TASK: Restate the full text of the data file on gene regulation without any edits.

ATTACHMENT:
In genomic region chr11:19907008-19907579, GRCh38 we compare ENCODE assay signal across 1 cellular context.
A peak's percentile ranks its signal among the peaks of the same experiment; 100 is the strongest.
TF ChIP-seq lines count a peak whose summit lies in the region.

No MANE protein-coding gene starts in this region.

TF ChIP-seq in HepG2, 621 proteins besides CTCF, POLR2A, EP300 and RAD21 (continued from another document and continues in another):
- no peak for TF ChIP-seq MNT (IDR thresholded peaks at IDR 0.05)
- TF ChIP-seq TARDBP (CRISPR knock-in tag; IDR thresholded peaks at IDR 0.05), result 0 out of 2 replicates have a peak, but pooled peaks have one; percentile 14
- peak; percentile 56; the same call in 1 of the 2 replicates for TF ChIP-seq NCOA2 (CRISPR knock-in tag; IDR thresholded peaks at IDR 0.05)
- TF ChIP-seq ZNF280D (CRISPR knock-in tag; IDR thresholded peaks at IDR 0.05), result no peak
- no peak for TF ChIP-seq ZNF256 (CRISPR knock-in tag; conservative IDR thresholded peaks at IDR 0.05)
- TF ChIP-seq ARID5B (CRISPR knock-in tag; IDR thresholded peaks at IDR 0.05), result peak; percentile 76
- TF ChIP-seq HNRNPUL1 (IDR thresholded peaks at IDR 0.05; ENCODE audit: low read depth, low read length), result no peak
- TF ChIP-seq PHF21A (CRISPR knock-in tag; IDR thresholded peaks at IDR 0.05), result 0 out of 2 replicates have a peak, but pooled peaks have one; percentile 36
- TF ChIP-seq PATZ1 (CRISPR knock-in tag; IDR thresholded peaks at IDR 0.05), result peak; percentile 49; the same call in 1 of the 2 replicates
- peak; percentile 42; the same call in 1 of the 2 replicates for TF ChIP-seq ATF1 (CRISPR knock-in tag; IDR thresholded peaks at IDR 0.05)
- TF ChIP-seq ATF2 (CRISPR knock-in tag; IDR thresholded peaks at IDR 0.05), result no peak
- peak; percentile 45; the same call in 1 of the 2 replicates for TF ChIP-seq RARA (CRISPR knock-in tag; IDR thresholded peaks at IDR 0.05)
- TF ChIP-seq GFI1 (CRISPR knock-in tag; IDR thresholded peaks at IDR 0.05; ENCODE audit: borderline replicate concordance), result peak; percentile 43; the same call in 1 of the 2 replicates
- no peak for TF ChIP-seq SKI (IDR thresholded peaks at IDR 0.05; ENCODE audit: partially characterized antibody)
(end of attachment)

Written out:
In genomic region chr11:19907008-19907579, GRCh38 we compare ENCODE assay signal across 1 cellular context.
A peak's percentile ranks its signal among the peaks of the same experiment; 100 is the strongest.
TF ChIP-seq lines count a peak whose summit lies in the region.

No MANE protein-coding gene starts in this region.

TF ChIP-seq in HepG2, 621 proteins besides CTCF, POLR2A, EP300 and RAD21 (continued from another document and continues in another):
- no peak for TF ChIP-seq MNT (IDR thresholded peaks at IDR 0.05)
- TF ChIP-seq TARDBP (CRISPR knock-in tag; IDR thresholded peaks at IDR 0.05), result 0 out of 2 replicates have a peak, but pooled peaks have one; percentile 14
- peak; percentile 56; the same call in 1 of the 2 replicates for TF ChIP-seq NCOA2 (CRISPR knock-in tag; IDR thresholded peaks at IDR 0.05)
- TF ChIP-seq ZNF280D (CRISPR knock-in tag; IDR thresholded peaks at IDR 0.05), result no peak
- no peak for TF ChIP-seq ZNF256 (CRISPR knock-in tag; conservative IDR thresholded peaks at IDR 0.05)
- TF ChIP-seq ARID5B (CRISPR knock-in tag; IDR thresholded peaks at IDR 0.05), result peak; percentile 76
- TF ChIP-seq HNRNPUL1 (IDR thresholded peaks at IDR 0.05; ENCODE audit: low read depth, low read length), result no peak
- TF ChIP-seq PHF21A (CRISPR knock-in tag; IDR thresholded peaks at IDR 0.05), result 0 out of 2 replicates have a peak, but pooled peaks have one; percentile 36
- TF ChIP-seq PATZ1 (CRISPR knock-in tag; IDR thresholded peaks at IDR 0.05), result peak; percentile 49; the same call in 1 of the 2 replicates
- peak; percentile 42; the same call in 1 of the 2 replicates for TF ChIP-seq ATF1 (CRISPR knock-in tag; IDR thresholded peaks at IDR 0.05)
- TF ChIP-seq ATF2 (CRISPR knock-in tag; IDR thresholded peaks at IDR 0.05), result no peak
- peak; percentile 45; the same call in 1 of the 2 replicates for TF ChIP-seq RARA (CRISPR knock-in tag; IDR thresholded peaks at IDR 0.05)
- TF ChIP-seq GFI1 (CRISPR knock-in tag; IDR thresholded peaks at IDR 0.05; ENCODE audit: borderline replicate concordance), result peak; percentile 43; the same call in 1 of the 2 replicates
- no peak for TF ChIP-seq SKI (IDR thresholded peaks at IDR 0.05; ENCODE audit: partially characterized antibody)